Plugging genealogy's 30-year gap
- 22 October 2015
- From the section Magazine
The findings of a one-off survey of the public from 1939 are about to be released, allowing genealogists to fill a 30-year gap in census records. What will it reveal of a country just beginning to fight a war?
The war with Germany had just started and officials had little time to lose in preparing for the fighting and privations to come. So on 29 September 1939, just 26 days after hostilities had been declared, a survey nicknamed the UK's only "instant census" took place.
The findings enabled the issuing of identity cards and ration cards. The register applied to all civilians.
It had been eight years since the last proper census, in 1931, and the next wasn't due until 1941.
The details requested were:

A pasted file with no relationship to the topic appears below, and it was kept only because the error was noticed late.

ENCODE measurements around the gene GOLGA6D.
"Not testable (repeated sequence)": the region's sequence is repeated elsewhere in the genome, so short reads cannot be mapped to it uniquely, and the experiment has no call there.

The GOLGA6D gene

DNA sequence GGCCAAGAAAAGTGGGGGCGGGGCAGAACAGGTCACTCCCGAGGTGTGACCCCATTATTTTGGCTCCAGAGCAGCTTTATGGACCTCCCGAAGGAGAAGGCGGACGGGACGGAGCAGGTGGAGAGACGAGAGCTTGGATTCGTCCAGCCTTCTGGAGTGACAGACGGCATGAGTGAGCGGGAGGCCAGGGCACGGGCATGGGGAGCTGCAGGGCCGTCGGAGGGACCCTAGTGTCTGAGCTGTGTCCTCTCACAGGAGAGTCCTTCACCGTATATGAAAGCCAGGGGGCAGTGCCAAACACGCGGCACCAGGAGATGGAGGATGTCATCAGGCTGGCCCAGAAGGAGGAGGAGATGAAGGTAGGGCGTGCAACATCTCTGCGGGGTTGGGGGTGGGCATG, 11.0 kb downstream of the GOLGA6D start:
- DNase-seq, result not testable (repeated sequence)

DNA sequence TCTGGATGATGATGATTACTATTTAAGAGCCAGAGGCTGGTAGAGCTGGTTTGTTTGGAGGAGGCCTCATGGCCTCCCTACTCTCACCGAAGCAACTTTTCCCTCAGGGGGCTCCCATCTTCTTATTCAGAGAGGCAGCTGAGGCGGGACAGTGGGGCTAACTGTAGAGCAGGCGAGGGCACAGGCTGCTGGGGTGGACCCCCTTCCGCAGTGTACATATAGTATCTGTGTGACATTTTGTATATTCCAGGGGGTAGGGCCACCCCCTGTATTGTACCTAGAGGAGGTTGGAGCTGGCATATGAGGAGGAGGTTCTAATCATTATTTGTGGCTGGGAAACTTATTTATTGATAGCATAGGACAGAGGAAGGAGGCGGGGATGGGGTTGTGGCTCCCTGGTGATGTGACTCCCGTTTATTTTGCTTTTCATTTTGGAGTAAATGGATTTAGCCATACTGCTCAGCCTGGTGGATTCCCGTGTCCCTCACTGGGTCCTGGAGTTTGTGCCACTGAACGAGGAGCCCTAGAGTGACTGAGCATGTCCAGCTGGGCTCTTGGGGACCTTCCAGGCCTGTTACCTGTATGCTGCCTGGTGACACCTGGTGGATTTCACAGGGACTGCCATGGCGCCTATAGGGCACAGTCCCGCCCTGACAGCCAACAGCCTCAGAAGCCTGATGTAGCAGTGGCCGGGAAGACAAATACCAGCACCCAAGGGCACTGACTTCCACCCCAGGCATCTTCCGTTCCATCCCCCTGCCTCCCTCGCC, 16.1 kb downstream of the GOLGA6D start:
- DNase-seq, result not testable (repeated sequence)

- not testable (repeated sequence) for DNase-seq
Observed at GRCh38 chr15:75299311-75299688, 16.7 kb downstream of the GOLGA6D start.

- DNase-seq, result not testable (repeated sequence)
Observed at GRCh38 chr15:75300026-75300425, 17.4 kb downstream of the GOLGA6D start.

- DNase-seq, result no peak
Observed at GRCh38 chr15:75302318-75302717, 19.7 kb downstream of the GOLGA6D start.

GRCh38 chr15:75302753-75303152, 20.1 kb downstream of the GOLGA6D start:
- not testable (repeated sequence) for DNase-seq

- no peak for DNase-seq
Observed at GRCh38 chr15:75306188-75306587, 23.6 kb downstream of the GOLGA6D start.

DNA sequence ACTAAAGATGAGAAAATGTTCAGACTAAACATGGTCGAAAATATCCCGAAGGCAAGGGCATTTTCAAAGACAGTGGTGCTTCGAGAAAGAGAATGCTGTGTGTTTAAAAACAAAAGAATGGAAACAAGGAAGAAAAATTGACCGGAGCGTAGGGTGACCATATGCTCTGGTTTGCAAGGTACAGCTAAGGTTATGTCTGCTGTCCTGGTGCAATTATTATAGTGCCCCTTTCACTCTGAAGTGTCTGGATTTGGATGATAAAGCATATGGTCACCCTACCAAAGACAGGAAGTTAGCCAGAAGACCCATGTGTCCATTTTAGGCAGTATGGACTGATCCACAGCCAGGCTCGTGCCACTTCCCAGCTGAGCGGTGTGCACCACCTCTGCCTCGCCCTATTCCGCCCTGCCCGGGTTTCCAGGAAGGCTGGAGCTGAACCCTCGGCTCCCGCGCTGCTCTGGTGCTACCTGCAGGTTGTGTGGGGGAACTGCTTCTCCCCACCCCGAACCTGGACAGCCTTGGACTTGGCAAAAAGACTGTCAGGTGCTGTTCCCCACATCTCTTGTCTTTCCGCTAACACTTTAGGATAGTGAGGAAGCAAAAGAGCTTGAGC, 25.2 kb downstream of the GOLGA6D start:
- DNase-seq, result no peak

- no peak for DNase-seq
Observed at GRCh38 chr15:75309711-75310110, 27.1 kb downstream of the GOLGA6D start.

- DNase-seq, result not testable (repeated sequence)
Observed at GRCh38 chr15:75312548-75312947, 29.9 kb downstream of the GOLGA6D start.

- Marital status
- Membership of naval, military or air force reserves, auxiliary forces or civil defence services or reserves
Now individual returns in England and Wales from the register are being digitised and are expected to be released next month.
They are highly valuable to genealogists because all information in the 1931 census relating to England and Wales was destroyed by a fire at an Office of Works store at Hayes, Middlesex, in 1942. Investigators suspected that a dropped cigarette was the cause, but this was never proved. All safeguards in place, including a sprinkler system, failed, meaning nothing whatsoever remains.
And in 1941 the government did not carry out a census because it was too impractical and labour-intensive with the war much intensified by then. This means genealogists in England and Wales face an information gap of 30 years from 1921 to 1951.